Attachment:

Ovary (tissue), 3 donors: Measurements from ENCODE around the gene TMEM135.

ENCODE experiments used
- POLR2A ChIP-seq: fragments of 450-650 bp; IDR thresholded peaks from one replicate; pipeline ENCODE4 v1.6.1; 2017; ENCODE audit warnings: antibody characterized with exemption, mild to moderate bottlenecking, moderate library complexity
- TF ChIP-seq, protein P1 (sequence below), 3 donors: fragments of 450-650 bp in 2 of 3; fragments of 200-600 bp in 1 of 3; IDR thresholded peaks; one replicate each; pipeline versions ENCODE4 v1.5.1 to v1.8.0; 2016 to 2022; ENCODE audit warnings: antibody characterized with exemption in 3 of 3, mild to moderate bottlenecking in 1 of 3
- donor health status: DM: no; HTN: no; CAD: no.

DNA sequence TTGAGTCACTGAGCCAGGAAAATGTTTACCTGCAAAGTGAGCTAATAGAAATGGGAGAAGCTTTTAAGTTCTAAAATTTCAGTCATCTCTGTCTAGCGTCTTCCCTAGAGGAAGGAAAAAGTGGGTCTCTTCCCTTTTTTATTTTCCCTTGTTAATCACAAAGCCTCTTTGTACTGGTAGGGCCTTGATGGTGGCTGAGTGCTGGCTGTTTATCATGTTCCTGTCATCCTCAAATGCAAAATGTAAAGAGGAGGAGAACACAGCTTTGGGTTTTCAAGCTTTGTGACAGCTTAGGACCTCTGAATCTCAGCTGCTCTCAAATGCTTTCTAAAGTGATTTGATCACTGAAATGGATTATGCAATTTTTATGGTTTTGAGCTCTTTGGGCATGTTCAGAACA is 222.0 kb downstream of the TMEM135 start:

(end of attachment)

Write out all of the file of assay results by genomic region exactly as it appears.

Ovary (tissue), 3 donors: Measurements from ENCODE around the gene TMEM135.

ENCODE experiments used
- POLR2A ChIP-seq: fragments of 450-650 bp; IDR thresholded peaks from one replicate; pipeline ENCODE4 v1.6.1; 2017; ENCODE audit warnings: antibody characterized with exemption, mild to moderate bottlenecking, moderate library complexity
- TF ChIP-seq, protein P1 (sequence below), 3 donors: fragments of 450-650 bp in 2 of 3; fragments of 200-600 bp in 1 of 3; IDR thresholded peaks; one replicate each; pipeline versions ENCODE4 v1.5.1 to v1.8.0; 2016 to 2022; ENCODE audit warnings: antibody characterized with exemption in 3 of 3, mild to moderate bottlenecking in 1 of 3
- donor health status: DM: no; HTN: no; CAD: no.

DNA sequence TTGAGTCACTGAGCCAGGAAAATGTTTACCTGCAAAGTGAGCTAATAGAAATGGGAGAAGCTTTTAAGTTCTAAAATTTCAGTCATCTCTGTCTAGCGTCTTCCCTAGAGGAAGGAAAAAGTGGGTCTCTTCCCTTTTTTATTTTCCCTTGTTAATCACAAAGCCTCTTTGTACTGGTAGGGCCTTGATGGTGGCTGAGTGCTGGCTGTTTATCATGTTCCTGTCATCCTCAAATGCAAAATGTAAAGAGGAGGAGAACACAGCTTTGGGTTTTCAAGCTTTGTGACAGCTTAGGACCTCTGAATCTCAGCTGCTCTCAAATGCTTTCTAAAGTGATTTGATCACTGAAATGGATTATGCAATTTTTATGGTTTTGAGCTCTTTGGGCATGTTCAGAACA is 222.0 kb downstream of the TMEM135 start: